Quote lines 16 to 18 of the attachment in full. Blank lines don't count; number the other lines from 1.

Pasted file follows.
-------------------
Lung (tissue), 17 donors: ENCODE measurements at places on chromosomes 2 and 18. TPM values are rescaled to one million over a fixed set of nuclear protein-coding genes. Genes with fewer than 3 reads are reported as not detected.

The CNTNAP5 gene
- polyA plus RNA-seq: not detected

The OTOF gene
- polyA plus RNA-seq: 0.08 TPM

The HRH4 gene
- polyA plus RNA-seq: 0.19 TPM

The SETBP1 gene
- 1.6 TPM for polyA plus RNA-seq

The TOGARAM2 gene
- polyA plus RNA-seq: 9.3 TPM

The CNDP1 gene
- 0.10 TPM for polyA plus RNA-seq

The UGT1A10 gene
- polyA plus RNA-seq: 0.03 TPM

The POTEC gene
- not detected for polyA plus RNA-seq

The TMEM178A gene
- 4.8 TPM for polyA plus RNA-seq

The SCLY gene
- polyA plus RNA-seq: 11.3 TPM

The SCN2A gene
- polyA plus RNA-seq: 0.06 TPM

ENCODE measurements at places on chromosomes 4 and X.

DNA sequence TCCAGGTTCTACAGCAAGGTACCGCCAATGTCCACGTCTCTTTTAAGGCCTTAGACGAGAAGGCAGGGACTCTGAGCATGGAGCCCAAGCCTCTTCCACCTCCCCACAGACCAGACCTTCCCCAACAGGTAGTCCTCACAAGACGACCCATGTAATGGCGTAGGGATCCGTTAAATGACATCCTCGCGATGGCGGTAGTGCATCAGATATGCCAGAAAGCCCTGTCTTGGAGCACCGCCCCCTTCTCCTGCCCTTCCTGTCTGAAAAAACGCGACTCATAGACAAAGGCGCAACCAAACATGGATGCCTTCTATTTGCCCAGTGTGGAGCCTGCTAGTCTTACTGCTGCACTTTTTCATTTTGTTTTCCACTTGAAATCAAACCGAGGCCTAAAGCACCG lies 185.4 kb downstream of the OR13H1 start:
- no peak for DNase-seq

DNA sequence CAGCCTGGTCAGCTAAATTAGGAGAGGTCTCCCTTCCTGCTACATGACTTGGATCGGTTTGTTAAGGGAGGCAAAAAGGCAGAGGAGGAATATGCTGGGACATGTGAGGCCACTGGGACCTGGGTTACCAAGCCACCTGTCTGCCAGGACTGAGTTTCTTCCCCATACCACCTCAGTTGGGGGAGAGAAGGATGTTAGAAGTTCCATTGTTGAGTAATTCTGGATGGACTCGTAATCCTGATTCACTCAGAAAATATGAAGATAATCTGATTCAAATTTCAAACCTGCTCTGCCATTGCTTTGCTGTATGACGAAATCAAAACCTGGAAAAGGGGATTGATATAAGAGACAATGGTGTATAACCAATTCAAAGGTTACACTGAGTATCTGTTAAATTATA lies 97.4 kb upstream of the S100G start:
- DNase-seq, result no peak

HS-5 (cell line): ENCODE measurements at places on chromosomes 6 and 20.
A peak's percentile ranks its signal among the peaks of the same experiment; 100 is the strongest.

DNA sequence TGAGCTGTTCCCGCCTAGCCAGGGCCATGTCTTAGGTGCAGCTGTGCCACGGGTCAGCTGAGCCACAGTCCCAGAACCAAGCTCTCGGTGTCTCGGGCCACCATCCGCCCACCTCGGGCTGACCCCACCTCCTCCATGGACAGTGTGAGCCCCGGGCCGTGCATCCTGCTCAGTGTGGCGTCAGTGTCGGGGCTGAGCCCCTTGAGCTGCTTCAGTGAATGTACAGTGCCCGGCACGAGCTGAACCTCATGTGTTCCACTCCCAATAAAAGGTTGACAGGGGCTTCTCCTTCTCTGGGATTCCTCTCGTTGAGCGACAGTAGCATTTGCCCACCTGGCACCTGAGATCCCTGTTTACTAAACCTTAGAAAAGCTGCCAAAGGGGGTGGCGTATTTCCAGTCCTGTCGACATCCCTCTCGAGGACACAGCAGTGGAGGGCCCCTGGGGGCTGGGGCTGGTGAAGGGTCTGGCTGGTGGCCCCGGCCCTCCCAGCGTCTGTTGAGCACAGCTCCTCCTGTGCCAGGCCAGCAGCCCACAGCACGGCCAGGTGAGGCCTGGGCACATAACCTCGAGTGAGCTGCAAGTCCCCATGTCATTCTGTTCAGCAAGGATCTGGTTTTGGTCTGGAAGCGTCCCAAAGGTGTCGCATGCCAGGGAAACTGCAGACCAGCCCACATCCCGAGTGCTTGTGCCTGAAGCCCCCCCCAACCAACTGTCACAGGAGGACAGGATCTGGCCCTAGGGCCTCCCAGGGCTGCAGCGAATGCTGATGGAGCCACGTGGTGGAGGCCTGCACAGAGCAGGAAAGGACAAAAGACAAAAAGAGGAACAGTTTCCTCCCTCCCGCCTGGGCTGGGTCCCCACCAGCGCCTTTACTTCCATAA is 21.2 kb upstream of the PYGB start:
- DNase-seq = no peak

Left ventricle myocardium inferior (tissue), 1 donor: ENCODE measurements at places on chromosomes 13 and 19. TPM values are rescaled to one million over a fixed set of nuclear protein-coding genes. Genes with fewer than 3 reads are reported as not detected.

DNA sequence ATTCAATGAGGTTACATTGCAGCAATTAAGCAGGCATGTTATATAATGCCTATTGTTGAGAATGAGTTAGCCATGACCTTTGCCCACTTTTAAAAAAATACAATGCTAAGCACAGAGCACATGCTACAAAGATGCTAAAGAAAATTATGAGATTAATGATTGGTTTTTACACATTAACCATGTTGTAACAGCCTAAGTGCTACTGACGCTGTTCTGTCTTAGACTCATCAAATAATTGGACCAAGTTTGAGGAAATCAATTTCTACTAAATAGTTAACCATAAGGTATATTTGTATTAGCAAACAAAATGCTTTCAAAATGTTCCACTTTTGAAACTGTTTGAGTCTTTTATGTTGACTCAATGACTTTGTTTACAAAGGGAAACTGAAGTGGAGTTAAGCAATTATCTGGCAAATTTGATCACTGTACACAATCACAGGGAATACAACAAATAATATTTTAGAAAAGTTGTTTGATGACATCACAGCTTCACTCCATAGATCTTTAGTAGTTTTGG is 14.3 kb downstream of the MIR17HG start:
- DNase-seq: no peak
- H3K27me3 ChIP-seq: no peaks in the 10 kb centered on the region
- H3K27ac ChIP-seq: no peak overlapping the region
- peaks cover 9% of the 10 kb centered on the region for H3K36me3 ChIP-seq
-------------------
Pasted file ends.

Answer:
The POTEC gene
- not detected for polyA plus RNA-seq

The TMEM178A gene